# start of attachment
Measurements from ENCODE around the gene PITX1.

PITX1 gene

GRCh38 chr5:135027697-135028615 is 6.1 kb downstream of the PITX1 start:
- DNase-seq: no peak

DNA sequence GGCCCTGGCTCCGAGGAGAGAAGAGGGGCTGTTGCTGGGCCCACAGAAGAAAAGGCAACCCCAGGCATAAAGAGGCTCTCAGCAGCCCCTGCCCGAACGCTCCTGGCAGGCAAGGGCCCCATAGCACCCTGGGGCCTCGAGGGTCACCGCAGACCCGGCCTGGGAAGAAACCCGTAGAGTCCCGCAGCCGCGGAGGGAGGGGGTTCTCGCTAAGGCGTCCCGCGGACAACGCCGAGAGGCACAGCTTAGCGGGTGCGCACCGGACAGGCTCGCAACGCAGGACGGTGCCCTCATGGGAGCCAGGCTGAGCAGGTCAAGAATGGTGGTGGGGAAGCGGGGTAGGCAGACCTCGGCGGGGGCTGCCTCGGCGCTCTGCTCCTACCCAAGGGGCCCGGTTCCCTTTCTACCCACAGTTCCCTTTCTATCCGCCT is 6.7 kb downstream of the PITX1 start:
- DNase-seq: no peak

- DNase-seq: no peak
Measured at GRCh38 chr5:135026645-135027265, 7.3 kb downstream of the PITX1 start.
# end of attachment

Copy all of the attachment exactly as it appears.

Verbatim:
Measurements from ENCODE around the gene PITX1.

PITX1 gene

GRCh38 chr5:135027697-135028615 is 6.1 kb downstream of the PITX1 start:
- DNase-seq: no peak

DNA sequence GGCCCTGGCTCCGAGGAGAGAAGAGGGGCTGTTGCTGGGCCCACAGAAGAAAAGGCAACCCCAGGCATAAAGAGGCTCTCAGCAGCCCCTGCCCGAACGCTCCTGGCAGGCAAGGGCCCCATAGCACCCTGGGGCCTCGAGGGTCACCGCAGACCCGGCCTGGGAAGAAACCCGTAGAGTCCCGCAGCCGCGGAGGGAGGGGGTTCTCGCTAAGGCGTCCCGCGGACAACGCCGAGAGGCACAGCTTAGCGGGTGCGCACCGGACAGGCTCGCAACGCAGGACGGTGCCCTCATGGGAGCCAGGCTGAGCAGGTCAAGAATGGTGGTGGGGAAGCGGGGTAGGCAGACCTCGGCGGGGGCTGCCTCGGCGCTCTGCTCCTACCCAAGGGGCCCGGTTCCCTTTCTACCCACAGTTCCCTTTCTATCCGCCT is 6.7 kb downstream of the PITX1 start:
- DNase-seq: no peak

- DNase-seq: no peak
Measured at GRCh38 chr5:135026645-135027265, 7.3 kb downstream of the PITX1 start.